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The rise and fall of CentOS

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Linux

When RedHat switched to a modified business model as part of their rebranding for RedHat Enterprise Linux (RHEL) in 2002, I parted ways with using their distribution at home. Shortly afterwards, CentOS Linux became available as another RHEL-derived option. The glory days for CentOS were the spring of 2007. RHEL5 shipped on March 14th that year, and CentOS followed with their CentOS5 release less than a month later. With some older competition like White Box failing to ever deliver a RHEL5 based release, CentOS has been the distribution to beat ever since, if you want a free-as-in-beer Linux that's as similar as possible to RedHat's Enterprise product. That's made it easy for me set up CentOS systems whenever necessary at home, while also having RedHat's commercial product available to recommend too.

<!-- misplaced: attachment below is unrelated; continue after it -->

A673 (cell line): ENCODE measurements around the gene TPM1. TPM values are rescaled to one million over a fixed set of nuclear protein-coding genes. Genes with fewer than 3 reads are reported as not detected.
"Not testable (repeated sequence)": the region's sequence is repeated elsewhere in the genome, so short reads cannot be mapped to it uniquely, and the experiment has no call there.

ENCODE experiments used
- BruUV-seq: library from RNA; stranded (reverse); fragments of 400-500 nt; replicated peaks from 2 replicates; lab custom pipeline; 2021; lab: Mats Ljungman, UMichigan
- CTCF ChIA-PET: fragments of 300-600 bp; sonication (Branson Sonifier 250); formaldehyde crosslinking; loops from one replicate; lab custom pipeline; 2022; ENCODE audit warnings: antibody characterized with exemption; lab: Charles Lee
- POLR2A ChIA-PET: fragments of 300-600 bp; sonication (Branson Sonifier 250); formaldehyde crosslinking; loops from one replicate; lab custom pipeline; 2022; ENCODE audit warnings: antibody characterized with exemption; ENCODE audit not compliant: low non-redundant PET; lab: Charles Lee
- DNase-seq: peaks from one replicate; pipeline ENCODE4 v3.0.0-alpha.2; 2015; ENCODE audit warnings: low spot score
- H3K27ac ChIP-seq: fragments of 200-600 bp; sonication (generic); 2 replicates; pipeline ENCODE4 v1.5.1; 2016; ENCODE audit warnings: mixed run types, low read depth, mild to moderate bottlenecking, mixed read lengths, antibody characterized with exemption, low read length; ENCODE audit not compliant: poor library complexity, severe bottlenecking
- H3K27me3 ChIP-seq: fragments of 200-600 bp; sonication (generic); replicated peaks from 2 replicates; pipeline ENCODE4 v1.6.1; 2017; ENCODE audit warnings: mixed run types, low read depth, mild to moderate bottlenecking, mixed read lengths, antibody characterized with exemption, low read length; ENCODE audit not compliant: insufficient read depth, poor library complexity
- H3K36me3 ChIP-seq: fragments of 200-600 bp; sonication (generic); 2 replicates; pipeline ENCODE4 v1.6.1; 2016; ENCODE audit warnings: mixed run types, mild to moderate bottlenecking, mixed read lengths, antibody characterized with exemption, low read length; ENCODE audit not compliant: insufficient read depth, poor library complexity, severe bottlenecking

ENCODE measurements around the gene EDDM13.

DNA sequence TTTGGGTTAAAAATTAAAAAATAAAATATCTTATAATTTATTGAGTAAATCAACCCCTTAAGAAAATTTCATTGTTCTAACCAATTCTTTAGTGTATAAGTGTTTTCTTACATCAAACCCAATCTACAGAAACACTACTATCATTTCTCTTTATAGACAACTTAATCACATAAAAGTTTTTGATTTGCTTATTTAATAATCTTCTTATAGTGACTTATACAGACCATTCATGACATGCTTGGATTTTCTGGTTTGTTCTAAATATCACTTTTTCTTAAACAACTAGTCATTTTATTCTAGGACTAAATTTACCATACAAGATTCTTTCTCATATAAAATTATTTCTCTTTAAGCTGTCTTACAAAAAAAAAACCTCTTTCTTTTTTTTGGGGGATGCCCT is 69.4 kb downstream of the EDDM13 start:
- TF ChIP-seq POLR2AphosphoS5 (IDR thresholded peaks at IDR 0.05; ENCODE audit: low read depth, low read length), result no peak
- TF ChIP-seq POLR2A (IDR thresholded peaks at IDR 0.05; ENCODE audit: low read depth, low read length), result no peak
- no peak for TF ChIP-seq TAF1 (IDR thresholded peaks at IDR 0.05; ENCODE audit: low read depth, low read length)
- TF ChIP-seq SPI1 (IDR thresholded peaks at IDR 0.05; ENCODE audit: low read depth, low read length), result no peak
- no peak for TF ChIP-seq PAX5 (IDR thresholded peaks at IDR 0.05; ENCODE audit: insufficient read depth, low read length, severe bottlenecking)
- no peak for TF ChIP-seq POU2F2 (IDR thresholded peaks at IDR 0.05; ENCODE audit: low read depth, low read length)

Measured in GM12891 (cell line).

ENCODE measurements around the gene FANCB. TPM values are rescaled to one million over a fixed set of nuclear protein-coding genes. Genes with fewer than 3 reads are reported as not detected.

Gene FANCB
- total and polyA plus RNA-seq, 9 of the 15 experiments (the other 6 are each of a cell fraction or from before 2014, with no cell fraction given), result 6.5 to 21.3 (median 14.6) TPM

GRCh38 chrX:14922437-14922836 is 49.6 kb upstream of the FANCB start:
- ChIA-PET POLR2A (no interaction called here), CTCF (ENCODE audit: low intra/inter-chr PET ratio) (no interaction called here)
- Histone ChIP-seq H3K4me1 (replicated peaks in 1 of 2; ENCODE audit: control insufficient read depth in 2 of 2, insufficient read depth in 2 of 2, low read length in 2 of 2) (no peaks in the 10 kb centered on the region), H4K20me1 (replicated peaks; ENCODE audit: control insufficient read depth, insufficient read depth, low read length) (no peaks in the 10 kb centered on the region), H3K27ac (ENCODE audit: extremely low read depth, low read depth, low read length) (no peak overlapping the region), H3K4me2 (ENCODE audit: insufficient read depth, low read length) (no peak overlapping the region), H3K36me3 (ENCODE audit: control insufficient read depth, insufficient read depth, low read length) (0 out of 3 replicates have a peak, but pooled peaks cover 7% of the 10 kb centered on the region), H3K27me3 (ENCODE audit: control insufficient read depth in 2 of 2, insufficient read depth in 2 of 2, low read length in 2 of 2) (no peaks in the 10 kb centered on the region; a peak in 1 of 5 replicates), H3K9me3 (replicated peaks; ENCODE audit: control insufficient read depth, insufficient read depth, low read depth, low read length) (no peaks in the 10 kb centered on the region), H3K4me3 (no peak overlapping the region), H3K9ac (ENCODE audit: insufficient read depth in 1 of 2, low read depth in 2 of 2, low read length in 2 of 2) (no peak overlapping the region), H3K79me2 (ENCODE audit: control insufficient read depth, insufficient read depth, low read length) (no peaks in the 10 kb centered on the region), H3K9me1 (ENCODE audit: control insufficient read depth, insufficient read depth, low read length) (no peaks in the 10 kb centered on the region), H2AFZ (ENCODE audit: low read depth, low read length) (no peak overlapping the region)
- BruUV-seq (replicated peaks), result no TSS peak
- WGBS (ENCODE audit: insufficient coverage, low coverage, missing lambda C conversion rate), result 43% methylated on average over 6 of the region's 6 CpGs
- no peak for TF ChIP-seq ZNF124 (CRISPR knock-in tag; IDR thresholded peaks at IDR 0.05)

The ugly memories of watching White Box shrivel up and die after failing to deliver a RHEL5 distribution have been coming back lately. RHEL6 was released in November of 2010, tomorrow it will be exactly six months old. There is no sign of a CentOS6 yet.

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